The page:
Cardiovascular disease is a massive problem as it is killing nearly 20 million people around the globe each year. But researchers at Michigan State University are thinking very small about new ways to fight heart disease.
It’s a big idea that uses very tiny particles. Atherosclerosis is the build-up of fats and cholesterol on and in the artery walls. Over time, that can impair the flow of blood.
The plaques can also break off suddenly, causing a heart attack.
MSU’s research tries to attack that problem from the inside out.
In a lab on the campus of MSU, researchers are developing medicine you can’t see, at least with the naked eye.
“They’re only about three or four atoms across as they’re very small,” said Dr. Bryan Smith.
Smith is designing nanomedicines, tiny particles that can potentially treat heart disease and other medical conditions like cancer.
“It’s something that can help humanity,” Smith said.
Smith says there are tremendous opportunities for nanomedicine to impact cardiovascular diseases.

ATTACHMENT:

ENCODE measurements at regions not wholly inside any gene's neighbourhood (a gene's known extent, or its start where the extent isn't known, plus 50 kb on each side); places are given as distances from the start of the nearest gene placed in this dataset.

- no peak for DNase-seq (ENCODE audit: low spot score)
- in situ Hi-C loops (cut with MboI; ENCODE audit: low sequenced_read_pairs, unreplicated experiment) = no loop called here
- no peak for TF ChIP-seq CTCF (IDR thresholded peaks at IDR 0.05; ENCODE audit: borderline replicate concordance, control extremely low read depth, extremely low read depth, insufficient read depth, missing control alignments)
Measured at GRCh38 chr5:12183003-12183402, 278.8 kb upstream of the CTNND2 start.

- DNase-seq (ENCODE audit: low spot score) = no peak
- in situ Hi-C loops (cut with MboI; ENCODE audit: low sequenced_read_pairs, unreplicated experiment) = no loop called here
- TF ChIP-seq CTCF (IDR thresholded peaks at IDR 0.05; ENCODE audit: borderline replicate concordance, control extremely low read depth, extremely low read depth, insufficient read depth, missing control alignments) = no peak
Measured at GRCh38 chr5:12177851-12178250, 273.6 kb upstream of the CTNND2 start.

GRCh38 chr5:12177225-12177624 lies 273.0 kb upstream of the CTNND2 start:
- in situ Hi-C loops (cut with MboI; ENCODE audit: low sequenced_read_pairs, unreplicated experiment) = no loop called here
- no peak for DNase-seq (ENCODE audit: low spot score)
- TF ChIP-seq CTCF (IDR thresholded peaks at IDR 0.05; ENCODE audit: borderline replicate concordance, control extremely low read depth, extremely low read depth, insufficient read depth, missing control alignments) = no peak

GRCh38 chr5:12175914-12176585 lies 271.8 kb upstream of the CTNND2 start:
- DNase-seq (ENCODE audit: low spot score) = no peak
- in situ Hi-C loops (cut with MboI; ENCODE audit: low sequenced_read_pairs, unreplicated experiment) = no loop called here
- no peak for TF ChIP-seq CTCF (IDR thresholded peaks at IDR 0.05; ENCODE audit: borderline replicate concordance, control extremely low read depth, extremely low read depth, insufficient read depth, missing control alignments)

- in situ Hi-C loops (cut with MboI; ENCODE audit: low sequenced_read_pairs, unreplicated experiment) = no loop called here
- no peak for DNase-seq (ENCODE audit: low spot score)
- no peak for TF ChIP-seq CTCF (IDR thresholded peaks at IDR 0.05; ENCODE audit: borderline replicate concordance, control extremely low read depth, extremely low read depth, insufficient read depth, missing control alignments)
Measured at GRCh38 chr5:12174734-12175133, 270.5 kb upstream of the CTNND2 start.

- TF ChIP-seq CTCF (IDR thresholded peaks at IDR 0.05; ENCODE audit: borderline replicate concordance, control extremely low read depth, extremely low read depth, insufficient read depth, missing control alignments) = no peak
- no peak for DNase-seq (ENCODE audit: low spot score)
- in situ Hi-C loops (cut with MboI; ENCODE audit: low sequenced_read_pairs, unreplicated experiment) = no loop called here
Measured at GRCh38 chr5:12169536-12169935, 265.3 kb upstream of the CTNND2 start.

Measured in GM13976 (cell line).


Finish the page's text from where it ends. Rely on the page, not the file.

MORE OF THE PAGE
“It’s the number one killer of people in the U.S. and actually globally as well,” Smith said.
The nanoparticles being studied stimulate cells known as macrophages to eat up cellular trash inside the plaque, reducing its size.
Researchers are testing the nanoparticles in mice and pigs. They eventually hope to do human trials.
“We are hoping that it can get translated clinically and the patients can be benefited using this therapy,” said MSU Research Associate Dr. Manisha Kumari.
The hope is to have the tiny science transform into global potential.
Researchers have shown in preclinical trials that Nano therapy decreases plaque size, stabilizes plaques, and lowers inflammation in that area.
If that’s proven out in clinical trials, it could help patients reverse atherosclerosis, along with lifestyle changes like diet and exercise.
It seems like this has a lot of potential for many diseases; as Smith says, in the United States and Europe combined, there are about 350 clinical trials involving cancer and nanoparticles.
That’s compared to about 25 involving cardiovascular nanoparticles. So we’re on the early edges of this. But it is definitely something to watch.